I'm sure you heard many, and will hear many more.
Let me point out a few facts:
In short there is absolutely nothing in the past history of the market to support a "bottom" call here. Remember that CNBC's mouth-breathers along with virtually every commentator called a bottom in March and then again in July. How has that worked out?
Is it possible we have bottomed here? Sure. Anything is possible. I could win the lotto this coming weekend, if I buy a ticket.
But hope is not an investment strategy and there is a difference between trading a bear market rally (and, if we have in fact finished (III) down, we're due for one that might last a couple of months) and investing for the long term.
If this bear is not over, then the 13/34 EMA and 20/50 SMA (on a weekly chart) will not cross back over. If you are a conservative investor you should have gone to cash in December of 2007 at the latest.
If you did not and are now paying attention to the bottom callers you are engaged in "investment by prayer", which is a horrible strategy and has been the ruin of many people in the market.
If you did go to cash back in 2007 based on a long-term timing signal and are now engaged in going back into the market "long", one has to ask - why would you be doing that when those same long-term timing signals are in fact still diverging - that is, showing deteriorating rather than improving conditions?
Finally, analyze your investment thesis based on what you think the economy is going to do. If you can come up with a cogent belief that the economy - the consumer portion of the economy - will in fact turn around by June of 2009, then you have an argument for trying to scale into investment positions for the long haul at this time.
Personally, I don't see it.
Yesterday's rally was an abberation that was kicked off by massive intervention in the Yen, whether the Bank of Japan admits it or not. That chart action was not natural and did not occur on its own.
Neither was the action in VW and the DAX. People ought to go to prison for that stunt. Of course they won't because "it made prices go up", but in my opinion what happened with Porsche and VW, along with the various banks involved, is nothing short of a criminal conspiracy and everyone involved in that should be getting a 20 year date with Bubba. The DAX is heavily-correlated with our markets (always has been - look at some charts) and when it closed out with all those hedgies facing an angry margin clerk they came over here and bought paper like nobody's business. I was listening to the pit audio feed today and magically there were large paper buyers who suddenly showed up shortly after Europe closed. Once the daily range was broken that was all it took as there were a lot of people caught offsides who were forced to cover and whammo - up goes the stock market like a rocket ship.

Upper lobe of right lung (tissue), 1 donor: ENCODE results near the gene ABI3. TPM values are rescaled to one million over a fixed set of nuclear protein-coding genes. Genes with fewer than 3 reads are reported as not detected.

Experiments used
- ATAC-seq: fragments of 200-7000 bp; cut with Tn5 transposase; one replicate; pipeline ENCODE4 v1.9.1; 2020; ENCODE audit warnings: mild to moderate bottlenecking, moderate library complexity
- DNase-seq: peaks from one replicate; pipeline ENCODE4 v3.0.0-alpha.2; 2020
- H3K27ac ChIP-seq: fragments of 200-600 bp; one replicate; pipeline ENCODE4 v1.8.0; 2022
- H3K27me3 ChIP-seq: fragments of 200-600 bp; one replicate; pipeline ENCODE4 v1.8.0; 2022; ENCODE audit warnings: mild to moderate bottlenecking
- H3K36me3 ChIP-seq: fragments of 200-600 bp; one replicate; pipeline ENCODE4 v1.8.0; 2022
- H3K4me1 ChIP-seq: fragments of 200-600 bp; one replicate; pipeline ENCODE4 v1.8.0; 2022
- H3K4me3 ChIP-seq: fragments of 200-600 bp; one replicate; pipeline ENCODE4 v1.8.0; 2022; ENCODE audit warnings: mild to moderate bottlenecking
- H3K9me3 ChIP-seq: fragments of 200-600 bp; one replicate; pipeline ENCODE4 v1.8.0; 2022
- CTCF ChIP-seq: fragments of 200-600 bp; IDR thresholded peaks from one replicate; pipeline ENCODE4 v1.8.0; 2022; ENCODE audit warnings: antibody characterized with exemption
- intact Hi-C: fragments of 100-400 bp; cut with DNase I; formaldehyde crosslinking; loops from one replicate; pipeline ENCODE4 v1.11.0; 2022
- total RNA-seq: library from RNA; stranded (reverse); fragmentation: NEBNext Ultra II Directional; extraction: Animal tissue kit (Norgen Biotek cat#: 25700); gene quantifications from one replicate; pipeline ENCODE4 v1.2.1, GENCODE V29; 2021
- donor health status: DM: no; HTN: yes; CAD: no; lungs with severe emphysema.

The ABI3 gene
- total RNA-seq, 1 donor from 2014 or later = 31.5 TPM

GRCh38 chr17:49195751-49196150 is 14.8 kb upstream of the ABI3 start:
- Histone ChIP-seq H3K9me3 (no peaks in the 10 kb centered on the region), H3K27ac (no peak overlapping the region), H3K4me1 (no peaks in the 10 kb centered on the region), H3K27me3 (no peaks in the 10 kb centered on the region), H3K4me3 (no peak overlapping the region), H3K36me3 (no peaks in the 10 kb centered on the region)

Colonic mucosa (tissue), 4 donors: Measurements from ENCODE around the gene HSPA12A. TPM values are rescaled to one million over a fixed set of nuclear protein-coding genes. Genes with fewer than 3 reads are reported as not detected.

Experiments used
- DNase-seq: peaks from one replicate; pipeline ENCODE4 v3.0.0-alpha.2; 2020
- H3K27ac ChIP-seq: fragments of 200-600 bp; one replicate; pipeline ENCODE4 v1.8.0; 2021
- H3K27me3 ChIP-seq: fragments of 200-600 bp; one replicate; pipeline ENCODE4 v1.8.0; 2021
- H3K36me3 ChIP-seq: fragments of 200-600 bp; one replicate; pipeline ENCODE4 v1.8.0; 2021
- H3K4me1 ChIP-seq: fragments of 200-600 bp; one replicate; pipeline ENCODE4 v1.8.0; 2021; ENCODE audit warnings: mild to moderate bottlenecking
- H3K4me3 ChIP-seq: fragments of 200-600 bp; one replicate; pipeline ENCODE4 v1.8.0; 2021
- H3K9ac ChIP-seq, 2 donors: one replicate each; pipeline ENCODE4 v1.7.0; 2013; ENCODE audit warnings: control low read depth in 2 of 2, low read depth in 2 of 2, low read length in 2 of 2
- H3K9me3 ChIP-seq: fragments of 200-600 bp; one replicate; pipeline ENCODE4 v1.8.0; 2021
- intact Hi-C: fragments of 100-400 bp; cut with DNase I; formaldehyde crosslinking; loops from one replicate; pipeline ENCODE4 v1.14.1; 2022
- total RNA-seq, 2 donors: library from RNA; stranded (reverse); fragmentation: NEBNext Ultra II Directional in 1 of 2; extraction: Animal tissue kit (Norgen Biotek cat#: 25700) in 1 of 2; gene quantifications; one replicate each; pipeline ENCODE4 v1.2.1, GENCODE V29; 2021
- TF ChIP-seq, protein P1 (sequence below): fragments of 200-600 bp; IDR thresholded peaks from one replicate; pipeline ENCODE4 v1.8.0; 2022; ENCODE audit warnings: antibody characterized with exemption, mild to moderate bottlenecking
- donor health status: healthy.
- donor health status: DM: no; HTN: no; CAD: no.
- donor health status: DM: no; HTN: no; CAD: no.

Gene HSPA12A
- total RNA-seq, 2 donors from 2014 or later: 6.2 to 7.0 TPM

Coincidence? I think not.
Sustainable? A sign of a bottom?
Like hell - panic'd short-covering isn't a sign of anything except panic, and bull markets are marked by the absence of panic - they're euphoric events if anything - the opposite of panic.
Further, there is a cogent argument that a good part of this move was driven by technical rebalancing of so-called "balanced funds"; the moves in both bonds and stocks in the last month has required a quarterly rebalancing that would force buying of stocks and selling of bonds in fairly significant amounts due to the violence of the move. I suspect these funds were trying to scale these moves, but when that violent spike began yesterday this materially added to the panic factor, as the managers suddenly saw the potential for +2000 on the DOW over a couple of days - and their horizon, at this point, expires Friday. That will stand your hair up when you need to move several billion dollars and the last thing you want to do is buy the top on the last day!
If you bought this rally in a mutual fund or otherwise I predict you're going to be crying in your beer within days to weeks. The FOMC rate decision is today and then we have GDP on Thursday, with the latter virtually guaranteed to suck. Either or both of those could easily erase those gains as fast as they went on, with interest, and if that happens you will hear lots of wailing and gnashing of teeth. I remind you that on the 13th of October a similar spike higher occurred and the ensuing couple of weeks were not good for your account balance if you bought that rally, never mind that it appeared in the morning that we were going to get the mother and father of all follow-throughs.
I see the following on the horizon for the consumer portion of the economy and the stock market:
I will believe we will see a sustainable recovery in the stock market when I see Ben Bernanke hung by his toenails outside the Federal Reserve, Henry Paulson in the stocks being pelted with rotten tomatoes served by angry citizens, and the bankers and other institutions who have lied about their solvency either out of business or behind bars - all of them.
Absent that I believe we are at best headed for a Japan-style scenario, and at worst, a Greater Depression.
Oh, and if the government wanted to "stimulate lending", it could have set up a Federal Bank of The United States with that $700 billion (or a bunch of banks to provide competition) and created $7 trillion in new credit, while allowing all the existing banks who made bad bets to twist on their own rope until dead. They didn't, which tells you immediately that actually improving lending conditions into the real economy was not their intention - the EESA was in fact designed by Paulson and Bernanke to rip you off and by doing so has and will materially prolong the economic misery we are in today.
You do what you want with your money.
I have no intention of losing mine.
Where We Are, Where We're Heading (2013) - The annual 2013 Ticker
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